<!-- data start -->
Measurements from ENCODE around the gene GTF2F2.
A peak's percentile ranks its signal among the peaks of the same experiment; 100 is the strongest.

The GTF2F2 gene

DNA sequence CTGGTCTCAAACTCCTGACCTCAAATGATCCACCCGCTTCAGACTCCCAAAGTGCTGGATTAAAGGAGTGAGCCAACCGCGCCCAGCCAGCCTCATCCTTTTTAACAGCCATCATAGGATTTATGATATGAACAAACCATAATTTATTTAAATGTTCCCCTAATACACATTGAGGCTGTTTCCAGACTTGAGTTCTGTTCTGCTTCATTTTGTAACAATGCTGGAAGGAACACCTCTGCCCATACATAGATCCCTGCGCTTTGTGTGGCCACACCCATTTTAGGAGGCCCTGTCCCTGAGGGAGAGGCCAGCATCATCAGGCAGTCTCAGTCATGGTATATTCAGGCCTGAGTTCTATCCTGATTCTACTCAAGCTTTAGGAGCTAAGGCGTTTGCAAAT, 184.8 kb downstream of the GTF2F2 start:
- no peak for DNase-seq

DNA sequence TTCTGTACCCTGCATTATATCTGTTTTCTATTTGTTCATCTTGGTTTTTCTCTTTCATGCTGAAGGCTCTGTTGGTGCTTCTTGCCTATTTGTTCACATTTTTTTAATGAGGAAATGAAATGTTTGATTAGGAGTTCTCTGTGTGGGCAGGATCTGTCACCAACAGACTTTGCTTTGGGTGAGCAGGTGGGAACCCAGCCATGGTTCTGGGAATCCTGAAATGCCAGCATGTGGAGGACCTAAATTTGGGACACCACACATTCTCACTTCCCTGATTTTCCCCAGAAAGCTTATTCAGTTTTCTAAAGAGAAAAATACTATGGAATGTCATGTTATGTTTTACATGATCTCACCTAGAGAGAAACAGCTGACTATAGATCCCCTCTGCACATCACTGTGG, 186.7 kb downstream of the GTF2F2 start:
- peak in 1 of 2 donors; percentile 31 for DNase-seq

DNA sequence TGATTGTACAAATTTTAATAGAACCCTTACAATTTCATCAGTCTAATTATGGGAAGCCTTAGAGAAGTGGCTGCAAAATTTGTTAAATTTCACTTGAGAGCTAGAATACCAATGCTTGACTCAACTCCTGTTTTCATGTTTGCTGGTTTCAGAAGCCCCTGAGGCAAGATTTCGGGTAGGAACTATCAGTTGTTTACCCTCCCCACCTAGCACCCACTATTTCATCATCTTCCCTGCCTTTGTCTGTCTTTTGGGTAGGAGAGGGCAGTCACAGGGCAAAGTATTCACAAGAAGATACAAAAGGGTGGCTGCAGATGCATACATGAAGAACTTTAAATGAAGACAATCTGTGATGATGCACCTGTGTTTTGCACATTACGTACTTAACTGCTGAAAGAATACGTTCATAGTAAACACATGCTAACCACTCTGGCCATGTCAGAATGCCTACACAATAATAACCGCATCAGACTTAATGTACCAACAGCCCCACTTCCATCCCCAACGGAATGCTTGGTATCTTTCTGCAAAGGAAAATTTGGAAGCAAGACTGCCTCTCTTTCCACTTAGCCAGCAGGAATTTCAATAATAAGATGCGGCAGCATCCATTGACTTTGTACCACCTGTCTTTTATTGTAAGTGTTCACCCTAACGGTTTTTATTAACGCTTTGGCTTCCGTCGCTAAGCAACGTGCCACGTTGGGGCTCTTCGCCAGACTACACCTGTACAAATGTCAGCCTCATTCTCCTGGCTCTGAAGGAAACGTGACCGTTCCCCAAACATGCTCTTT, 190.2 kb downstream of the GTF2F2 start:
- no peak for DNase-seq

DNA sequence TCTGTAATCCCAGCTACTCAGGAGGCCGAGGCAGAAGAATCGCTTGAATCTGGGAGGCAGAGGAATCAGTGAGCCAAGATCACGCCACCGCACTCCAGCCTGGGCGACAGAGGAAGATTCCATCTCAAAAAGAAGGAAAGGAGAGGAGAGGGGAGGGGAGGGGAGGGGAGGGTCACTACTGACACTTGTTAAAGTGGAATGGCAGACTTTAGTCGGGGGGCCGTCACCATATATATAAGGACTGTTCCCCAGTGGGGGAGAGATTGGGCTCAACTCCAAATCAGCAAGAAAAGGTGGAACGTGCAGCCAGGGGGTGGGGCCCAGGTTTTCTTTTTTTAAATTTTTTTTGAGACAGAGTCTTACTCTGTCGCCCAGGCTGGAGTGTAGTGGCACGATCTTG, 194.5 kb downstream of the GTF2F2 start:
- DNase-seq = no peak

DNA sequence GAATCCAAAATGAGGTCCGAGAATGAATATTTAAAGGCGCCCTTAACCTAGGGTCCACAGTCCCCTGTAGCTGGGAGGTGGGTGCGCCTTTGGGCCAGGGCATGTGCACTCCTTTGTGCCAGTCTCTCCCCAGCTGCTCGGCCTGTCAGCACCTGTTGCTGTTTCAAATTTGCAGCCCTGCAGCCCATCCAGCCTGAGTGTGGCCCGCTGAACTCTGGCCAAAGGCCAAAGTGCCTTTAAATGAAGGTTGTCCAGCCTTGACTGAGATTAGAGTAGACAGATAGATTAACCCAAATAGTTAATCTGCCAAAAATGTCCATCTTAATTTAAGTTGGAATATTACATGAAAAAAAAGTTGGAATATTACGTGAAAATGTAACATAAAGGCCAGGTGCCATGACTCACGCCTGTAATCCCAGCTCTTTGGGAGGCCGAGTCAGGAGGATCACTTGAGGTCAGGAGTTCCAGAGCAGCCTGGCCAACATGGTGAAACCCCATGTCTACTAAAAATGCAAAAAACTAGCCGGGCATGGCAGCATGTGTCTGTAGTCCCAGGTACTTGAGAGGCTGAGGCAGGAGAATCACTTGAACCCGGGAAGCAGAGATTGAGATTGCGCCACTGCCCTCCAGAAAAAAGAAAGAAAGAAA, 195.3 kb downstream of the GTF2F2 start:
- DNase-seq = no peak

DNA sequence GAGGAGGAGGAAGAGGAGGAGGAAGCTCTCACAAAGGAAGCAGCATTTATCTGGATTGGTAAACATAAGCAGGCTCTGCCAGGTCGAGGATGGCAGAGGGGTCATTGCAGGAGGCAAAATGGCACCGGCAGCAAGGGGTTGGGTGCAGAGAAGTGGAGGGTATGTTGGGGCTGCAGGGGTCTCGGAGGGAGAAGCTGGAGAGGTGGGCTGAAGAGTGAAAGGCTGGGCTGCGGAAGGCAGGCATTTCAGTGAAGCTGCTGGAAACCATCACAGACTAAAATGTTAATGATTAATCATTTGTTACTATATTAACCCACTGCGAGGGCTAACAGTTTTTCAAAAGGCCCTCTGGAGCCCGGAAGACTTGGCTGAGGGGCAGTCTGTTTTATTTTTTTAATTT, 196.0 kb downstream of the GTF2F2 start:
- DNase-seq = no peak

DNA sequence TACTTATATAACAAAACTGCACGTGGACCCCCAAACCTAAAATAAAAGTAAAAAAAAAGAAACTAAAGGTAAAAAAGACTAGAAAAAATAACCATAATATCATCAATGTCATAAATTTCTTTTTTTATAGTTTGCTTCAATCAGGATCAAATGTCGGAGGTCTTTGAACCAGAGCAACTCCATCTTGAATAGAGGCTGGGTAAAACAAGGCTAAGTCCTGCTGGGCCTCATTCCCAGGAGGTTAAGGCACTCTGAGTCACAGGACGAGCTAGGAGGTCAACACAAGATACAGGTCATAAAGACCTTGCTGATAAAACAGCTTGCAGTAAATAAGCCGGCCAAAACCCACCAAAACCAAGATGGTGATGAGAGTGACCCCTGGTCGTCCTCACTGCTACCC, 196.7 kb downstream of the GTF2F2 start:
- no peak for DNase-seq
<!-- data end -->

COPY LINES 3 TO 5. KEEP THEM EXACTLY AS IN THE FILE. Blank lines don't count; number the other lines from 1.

The GTF2F2 gene

DNA sequence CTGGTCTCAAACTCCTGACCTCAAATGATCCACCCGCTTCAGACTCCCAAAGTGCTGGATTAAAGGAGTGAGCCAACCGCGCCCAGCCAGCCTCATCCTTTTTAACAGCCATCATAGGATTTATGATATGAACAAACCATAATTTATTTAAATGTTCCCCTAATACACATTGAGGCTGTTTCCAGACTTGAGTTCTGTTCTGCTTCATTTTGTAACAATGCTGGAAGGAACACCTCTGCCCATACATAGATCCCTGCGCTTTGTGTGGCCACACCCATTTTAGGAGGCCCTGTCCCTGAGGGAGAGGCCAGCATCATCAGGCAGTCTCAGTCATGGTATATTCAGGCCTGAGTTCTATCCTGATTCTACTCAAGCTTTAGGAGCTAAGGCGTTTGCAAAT, 184.8 kb downstream of the GTF2F2 start:
- no peak for DNase-seq